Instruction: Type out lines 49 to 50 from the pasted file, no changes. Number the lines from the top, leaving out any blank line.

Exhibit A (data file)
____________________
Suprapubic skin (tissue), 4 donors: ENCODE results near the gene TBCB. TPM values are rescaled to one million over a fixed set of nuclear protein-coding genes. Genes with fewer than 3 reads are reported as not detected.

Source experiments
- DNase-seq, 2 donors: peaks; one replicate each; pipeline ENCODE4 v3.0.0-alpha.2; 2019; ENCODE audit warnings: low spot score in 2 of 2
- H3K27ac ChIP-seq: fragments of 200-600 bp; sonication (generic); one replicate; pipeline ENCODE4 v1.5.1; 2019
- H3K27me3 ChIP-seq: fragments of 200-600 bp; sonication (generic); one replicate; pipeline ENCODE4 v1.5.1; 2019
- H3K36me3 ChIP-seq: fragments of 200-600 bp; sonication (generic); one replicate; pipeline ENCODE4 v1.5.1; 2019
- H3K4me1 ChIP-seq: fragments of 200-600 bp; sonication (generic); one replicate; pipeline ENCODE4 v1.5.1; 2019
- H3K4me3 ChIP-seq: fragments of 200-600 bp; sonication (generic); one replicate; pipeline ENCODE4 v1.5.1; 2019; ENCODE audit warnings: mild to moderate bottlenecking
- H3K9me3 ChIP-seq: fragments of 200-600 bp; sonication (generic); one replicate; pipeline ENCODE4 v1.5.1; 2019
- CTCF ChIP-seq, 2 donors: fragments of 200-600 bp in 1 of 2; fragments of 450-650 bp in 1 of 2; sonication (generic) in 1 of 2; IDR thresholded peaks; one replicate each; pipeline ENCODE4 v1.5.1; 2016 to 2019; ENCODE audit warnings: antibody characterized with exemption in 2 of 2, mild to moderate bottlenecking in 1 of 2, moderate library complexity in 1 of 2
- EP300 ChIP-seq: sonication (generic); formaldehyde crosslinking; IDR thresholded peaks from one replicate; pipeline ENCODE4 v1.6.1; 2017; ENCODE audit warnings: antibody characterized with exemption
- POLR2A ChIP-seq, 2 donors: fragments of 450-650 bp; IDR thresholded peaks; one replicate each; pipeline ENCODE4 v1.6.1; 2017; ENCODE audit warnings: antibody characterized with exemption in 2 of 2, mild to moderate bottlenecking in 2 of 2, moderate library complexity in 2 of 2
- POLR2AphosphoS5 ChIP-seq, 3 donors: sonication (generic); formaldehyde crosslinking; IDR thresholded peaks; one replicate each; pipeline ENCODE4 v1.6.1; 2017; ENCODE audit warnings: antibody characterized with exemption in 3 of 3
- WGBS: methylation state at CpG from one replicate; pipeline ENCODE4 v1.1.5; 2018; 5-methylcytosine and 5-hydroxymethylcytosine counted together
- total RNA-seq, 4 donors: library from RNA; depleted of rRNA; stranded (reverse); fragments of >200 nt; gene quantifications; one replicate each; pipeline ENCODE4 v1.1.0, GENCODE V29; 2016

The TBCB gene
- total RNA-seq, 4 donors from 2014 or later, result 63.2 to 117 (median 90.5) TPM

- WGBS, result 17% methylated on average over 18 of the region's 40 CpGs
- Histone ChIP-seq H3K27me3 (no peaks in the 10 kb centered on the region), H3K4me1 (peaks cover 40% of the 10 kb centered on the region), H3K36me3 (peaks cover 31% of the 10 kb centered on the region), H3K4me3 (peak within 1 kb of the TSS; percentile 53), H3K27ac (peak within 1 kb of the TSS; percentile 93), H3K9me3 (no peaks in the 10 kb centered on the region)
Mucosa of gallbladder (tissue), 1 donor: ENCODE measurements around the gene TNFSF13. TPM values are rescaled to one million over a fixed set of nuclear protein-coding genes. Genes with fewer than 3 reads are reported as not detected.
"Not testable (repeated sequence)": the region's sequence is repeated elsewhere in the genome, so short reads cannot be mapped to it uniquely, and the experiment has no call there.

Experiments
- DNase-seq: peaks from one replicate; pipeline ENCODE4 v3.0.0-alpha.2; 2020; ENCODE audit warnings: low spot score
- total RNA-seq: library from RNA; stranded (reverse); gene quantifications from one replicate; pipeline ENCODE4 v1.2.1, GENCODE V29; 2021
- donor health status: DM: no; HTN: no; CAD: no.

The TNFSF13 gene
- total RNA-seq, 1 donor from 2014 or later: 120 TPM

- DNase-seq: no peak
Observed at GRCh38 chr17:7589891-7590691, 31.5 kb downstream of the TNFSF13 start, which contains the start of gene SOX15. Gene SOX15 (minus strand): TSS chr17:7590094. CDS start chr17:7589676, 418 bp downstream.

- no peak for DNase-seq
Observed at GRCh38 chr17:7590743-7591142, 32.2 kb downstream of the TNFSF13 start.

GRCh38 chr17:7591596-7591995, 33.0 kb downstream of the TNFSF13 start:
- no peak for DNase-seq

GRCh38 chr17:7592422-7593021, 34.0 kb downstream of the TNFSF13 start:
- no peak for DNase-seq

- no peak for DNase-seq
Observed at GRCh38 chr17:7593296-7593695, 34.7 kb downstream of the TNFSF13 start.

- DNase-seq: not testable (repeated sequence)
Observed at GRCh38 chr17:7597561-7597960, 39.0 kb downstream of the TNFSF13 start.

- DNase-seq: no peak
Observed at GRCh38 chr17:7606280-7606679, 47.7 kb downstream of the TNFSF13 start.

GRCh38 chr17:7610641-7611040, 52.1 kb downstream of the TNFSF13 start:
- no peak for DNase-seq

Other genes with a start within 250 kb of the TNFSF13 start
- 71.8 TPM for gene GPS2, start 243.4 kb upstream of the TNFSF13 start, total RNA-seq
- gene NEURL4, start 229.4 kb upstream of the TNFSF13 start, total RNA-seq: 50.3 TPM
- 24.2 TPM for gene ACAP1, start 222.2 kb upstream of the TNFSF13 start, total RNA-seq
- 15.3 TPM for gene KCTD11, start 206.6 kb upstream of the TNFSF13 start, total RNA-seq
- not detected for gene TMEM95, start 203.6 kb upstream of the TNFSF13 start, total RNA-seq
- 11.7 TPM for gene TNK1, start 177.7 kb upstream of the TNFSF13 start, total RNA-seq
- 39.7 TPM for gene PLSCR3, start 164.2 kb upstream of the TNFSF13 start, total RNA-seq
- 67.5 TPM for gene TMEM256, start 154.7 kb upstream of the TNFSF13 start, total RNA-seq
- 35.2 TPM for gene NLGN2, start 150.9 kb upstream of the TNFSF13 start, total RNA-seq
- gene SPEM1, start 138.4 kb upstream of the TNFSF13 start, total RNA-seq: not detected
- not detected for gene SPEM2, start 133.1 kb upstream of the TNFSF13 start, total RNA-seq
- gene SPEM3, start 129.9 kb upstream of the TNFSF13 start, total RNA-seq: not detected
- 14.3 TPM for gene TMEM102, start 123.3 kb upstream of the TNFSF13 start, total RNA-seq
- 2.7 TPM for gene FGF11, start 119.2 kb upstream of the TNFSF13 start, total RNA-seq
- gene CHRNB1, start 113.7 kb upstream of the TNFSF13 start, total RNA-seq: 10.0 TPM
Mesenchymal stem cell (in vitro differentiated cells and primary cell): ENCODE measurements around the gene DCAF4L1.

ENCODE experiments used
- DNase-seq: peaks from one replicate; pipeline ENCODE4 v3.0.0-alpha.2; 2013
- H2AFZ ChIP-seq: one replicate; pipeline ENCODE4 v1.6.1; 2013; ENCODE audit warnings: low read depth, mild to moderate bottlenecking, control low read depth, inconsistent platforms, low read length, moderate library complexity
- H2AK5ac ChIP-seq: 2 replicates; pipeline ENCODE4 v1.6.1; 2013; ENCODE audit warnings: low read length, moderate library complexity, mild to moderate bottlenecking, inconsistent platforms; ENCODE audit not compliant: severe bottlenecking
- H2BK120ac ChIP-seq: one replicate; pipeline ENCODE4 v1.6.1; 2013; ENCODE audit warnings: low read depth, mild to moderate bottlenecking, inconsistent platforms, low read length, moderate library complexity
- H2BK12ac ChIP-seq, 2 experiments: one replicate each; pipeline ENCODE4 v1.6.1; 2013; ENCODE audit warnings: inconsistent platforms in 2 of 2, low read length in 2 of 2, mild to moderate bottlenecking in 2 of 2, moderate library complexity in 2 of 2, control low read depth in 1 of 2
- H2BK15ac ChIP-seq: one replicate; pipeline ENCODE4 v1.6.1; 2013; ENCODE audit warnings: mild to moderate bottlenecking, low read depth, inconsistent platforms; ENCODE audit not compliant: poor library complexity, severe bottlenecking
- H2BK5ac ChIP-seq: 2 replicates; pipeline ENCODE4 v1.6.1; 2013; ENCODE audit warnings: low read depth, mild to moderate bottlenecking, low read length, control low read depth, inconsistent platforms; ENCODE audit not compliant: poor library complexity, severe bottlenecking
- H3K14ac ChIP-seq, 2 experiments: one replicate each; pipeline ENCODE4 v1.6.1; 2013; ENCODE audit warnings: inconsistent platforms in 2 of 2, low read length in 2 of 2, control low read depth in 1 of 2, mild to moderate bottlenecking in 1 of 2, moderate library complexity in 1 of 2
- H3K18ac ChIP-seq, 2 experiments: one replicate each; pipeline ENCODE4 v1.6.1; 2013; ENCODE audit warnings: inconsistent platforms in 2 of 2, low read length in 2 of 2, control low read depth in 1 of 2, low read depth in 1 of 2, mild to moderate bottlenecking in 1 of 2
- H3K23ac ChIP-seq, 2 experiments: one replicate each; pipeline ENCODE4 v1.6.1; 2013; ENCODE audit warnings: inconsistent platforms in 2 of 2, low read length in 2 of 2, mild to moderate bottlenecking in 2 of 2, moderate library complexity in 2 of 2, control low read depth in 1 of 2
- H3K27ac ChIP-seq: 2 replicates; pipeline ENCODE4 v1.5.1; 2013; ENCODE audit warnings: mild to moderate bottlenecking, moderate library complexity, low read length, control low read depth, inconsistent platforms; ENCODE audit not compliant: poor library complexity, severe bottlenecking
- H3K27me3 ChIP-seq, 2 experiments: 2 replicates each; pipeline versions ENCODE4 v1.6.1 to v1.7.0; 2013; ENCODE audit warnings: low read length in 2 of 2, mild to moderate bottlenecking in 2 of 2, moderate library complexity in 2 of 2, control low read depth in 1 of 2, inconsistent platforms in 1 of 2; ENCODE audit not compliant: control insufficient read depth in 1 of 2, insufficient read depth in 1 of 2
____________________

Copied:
- not detected for gene TMEM95, start 203.6 kb upstream of the TNFSF13 start, total RNA-seq
- 11.7 TPM for gene TNK1, start 177.7 kb upstream of the TNFSF13 start, total RNA-seq